Editor’s Corner—Will Comcast's 'Symphony' strategy work on Fox assets that aren’t in last place?

Steve Burke, CEO of NBCUniversal
NBCUniversal CEO Steve Burke has executed a remarkable turnaround of his division's largely domestic assets. But he'll have a different set of challenges in trying to integrate the already successful international operations of 21st Century Fox. (Comcast)
Dan Frankel

Back in 2009, I was working as an editor for a Hollywood blog operator, who breathlessly charged into the sweltering, smelly Santa Monica hovel she called a newsroom one day to tell us her big scoop: a cable company was about to buy NBCUniversal from General Electric. 

I don’t remember that necessarily sounding like a symphony to anyone’s ears. But then again, who could do worse than GE?

NBCU’s motion picture division, Universal Pictures, was dead last among the major studios, hoisting embarrassing box office bombs like “Land of the Lost” and “Funny People,” while controlling less than half of the domestic market share of the No. 1 finisher in 2009, Warner Bros.

The NBC television network, meanwhile, was also in last place among the major broadcasters, with only one scripted show—aging comedy “The Office”—ranking in the top 20 series.

And Universal Studios? You may have passed it on the 101 Freeway on the way out of town to get to Disneyland.

Under Comcast and the corporate synergy strategy it calls “Symphony,” all of these NBCU assets have experienced remarkable turnaround. In 2011, the division generated just $3.8 billion in revenue. By 2017, it had spun off a remarkable $8.2 billion.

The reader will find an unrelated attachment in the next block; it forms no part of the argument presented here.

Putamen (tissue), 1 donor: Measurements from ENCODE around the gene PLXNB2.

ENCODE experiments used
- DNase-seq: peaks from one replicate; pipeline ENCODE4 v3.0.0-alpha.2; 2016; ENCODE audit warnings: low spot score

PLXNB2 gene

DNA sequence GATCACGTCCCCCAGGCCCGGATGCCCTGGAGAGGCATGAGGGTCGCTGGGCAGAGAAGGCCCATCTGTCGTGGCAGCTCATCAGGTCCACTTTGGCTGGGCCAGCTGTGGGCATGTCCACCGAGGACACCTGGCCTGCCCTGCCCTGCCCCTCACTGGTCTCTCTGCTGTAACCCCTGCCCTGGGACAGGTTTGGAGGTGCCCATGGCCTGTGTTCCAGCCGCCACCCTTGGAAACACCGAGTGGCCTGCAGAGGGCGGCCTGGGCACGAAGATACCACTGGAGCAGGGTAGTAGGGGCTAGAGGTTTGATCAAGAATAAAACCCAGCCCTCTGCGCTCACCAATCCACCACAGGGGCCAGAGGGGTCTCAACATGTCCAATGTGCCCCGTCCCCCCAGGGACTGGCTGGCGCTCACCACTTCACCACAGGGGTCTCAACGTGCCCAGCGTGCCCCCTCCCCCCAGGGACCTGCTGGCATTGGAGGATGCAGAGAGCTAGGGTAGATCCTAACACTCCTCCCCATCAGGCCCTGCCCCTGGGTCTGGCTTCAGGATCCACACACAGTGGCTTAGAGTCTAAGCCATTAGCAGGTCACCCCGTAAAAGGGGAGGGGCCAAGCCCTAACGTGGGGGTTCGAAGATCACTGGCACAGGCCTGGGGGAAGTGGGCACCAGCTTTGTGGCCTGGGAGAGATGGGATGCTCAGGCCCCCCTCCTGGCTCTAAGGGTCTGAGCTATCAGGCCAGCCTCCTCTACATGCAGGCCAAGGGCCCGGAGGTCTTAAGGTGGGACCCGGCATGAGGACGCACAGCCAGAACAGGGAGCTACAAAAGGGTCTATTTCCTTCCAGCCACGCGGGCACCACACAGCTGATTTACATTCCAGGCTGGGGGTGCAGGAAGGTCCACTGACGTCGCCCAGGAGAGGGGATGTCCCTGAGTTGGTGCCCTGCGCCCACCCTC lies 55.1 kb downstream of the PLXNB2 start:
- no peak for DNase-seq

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Speaking during Comcast’s investor call yesterday, announcing the company’s $65 billion all-cash bid for 21st Century Fox, the man who heads Comcast’s highly successful—so far!—charge into the media business, NBCU CEO Steve Burke, conceded that the prospective Fox assets aren’t in the same “turnaround” shape that NBCU’s were in when Comcast closed on them back in 2011.

“To me Fox is different in its more about complementarity,” Burke said. “It’s about the fact that we’re very strong in distribution and content in the United States and not as strong in places like India or Europe. A lot of it is making the most of that complementarity and looking for opportunities.”

Indeed, the mission objective is much different from the NBCU integration, which involved reinvigorating a lot of foundering U.S. media assets. 

Burke will now try to take Fox local language assets that are already performing nicely in regions like Europe, Latin America and India and try to make them play in harmony in a future in which “the best media companies create their own content and distribute it at scale broadly.”

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Like AT&T and its newly blessed acquisition of Time Warner Inc., Comcast sees scale and global expansion as the only way to keep pace with Silicon Valley giants Netflix and Amazon, which are now also the biggest media companies. 

Notably, Burke said that if Comcast can convince regulators to let it do the Fox deal, the percentage of revenue it gets from overseas will jump from 9% to 27%.

For their part, investors—who had hoped the cable conglomerate would put its recent prosperity towards a nice stock buyback—have been dragged kicking and screaming into Comcast’s latest M&A binge. The company’s shares are now trading around 25% less than they were in February, when Comcast announced it was buying a majority share of Sky. 

But Comcast’s share price is up 4% today, suggesting Burke’s presentation yesterday—which essentially hammered home the message that Comcast can do for Fox what it did for NBCU—played a nice tune for some investors.